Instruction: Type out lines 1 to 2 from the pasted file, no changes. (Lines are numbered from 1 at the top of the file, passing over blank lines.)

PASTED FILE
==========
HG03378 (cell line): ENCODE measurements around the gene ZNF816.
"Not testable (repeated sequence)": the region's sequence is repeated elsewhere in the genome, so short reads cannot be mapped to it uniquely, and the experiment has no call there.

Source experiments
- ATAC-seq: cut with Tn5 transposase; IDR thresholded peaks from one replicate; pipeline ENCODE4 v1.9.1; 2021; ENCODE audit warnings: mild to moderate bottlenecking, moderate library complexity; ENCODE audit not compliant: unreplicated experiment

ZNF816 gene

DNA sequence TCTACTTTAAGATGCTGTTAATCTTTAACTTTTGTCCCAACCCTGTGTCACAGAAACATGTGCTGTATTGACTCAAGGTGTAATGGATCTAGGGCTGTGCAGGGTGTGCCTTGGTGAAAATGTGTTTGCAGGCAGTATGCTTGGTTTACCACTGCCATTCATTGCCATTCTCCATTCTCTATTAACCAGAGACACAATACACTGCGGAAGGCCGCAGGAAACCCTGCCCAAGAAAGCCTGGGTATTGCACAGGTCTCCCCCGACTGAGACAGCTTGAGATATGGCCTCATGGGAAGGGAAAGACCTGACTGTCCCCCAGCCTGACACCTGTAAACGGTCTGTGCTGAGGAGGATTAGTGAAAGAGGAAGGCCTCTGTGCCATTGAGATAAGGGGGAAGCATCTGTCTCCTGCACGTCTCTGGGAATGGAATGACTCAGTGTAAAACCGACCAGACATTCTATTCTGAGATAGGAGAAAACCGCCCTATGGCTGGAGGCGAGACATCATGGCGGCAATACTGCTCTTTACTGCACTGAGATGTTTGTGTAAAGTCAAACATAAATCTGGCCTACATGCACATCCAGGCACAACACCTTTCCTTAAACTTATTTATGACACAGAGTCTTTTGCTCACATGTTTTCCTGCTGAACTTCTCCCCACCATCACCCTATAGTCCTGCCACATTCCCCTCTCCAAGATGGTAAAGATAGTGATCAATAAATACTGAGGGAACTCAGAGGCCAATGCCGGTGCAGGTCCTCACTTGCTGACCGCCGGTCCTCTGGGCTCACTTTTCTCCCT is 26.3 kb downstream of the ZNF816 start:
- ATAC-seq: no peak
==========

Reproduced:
HG03378 (cell line): ENCODE measurements around the gene ZNF816.
"Not testable (repeated sequence)": the region's sequence is repeated elsewhere in the genome, so short reads cannot be mapped to it uniquely, and the experiment has no call there.